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Thanks for the additional details. I was wondering if you did a home version of a "standing" test. I did a tilt-table, and the Drs. were so clueless, they congratulated me on my BP going up 25-30 points (because I had been fainting due to adrenal failure/fatigue, so they thought it would drop).

My wife has never had it done. She can't stand for more than a split second without my help, and she's on 3 BP drugs (not our preference, but she had morbid hypertension ~240/120 in 2014.

RWP + PWR
Yep, I would start my BP cuff then stand. Often I'd get an error msg. If it did successfully complete, I'd be low BP, with high HR to compensate. There also were times in the past when, if I stood still for a few minutes, I'd feel myself in danger of passing out - so I'd start walking and all would be okay once my leg muscles were engaged.

Orthostatic hypertension must be very rare. Adrenalin is being used to compensate for low BP, then goes overboard? Does your HR never go high?

Unfortunately, it doesn't sound like TMG would help you, especially if you don't have methylation problems such as with MTHFR. How did both you and your wife end up with the same thing?
 

Sherlock

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Which brand of TMG are you using?
The capsules were VitaCost and the powder was from PowderCity, which unfortunately is now defunct. I'm guessing that simple powders like TMG are made in 1 or 2 big facilities in the entire world -- whereas herbals or complicated molecules are probably not.

Oh, you just reminded me: I've read some reviews of TMG powder being fishy in smell and taste. That's likely because it degrades to DMG. Maybe the seller had it in a hot storage area. In the past three years, I've never personally received an order in that bad state.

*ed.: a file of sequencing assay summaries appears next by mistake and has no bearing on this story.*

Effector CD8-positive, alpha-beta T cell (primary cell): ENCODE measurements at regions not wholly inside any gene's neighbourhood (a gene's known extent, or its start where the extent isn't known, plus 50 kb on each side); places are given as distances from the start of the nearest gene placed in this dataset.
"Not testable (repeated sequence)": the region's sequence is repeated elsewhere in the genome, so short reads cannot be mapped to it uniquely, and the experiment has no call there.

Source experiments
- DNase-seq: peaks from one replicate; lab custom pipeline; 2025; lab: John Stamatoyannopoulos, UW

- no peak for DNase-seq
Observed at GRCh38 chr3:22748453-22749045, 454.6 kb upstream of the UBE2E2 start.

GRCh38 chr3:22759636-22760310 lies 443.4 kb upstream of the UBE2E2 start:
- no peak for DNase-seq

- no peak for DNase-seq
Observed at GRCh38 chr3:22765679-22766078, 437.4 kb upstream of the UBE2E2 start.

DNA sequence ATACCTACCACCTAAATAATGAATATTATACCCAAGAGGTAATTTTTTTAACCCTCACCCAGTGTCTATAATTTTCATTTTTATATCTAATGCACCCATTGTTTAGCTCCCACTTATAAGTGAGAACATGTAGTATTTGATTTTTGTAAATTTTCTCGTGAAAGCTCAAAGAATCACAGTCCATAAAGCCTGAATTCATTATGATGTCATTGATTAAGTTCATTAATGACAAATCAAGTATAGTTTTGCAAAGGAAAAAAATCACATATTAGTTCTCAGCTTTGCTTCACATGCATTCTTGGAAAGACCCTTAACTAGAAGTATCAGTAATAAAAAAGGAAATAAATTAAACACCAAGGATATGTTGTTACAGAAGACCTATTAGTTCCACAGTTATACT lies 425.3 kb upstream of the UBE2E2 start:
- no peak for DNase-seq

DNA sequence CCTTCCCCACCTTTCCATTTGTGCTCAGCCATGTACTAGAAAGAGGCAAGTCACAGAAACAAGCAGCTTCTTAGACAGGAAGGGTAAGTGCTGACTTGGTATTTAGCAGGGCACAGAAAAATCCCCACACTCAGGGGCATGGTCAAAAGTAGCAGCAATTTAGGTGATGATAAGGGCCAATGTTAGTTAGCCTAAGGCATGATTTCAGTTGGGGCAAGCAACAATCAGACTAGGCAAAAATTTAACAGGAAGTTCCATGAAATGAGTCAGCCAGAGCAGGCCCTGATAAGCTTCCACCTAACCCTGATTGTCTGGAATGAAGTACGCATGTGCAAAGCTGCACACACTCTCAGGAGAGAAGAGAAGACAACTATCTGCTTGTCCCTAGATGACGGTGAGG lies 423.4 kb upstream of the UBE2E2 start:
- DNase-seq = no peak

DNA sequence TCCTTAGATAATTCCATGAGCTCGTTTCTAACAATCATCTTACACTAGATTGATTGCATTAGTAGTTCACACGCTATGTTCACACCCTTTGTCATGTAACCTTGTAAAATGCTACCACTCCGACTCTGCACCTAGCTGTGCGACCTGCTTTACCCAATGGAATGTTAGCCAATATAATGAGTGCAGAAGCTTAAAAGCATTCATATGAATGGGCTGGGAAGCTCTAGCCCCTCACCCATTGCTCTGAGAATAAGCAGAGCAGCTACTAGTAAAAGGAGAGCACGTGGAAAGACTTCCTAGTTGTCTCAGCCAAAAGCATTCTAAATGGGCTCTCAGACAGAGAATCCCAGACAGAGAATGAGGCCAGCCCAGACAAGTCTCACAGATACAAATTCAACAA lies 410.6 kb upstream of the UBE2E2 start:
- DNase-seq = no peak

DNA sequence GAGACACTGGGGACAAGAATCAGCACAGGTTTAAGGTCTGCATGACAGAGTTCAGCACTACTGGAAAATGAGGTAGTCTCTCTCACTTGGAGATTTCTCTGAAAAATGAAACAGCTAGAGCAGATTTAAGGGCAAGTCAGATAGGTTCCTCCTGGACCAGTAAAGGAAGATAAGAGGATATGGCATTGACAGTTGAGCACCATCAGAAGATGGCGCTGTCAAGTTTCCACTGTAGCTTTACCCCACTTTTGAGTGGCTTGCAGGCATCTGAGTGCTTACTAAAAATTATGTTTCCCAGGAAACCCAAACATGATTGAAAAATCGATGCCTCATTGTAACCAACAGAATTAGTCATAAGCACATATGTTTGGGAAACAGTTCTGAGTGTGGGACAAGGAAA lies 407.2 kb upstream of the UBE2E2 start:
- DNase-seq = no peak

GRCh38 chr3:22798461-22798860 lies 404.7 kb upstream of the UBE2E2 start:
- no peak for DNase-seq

TMG should have very little scent or taste. I keep my supply in the fridge, and won't buy too much at once.
 

Sherlock

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I'm glad the TMG, C and beets are bringing your BP down, but I take 2 mg TMG, 9mg C, and eat beets often, and it's done nothing for my high BP POTS, which is an autoimmune problem. Naldolol and propranolol, along with pyridostigmine have brought it down, though.

There are many things that can affect BP, so it's finding what works for each of us...
Yep, that's why I'd pointed out my methylation defect and TMG's being a methyl donor. Also that I personally needed a much higher dose, in case some others in the world might be like me and almost miss out by dosing too low.

It would be ideal if for instance there were a large database where people could query: show me posts where CFS patients with MTHFR and MCAS have HTN.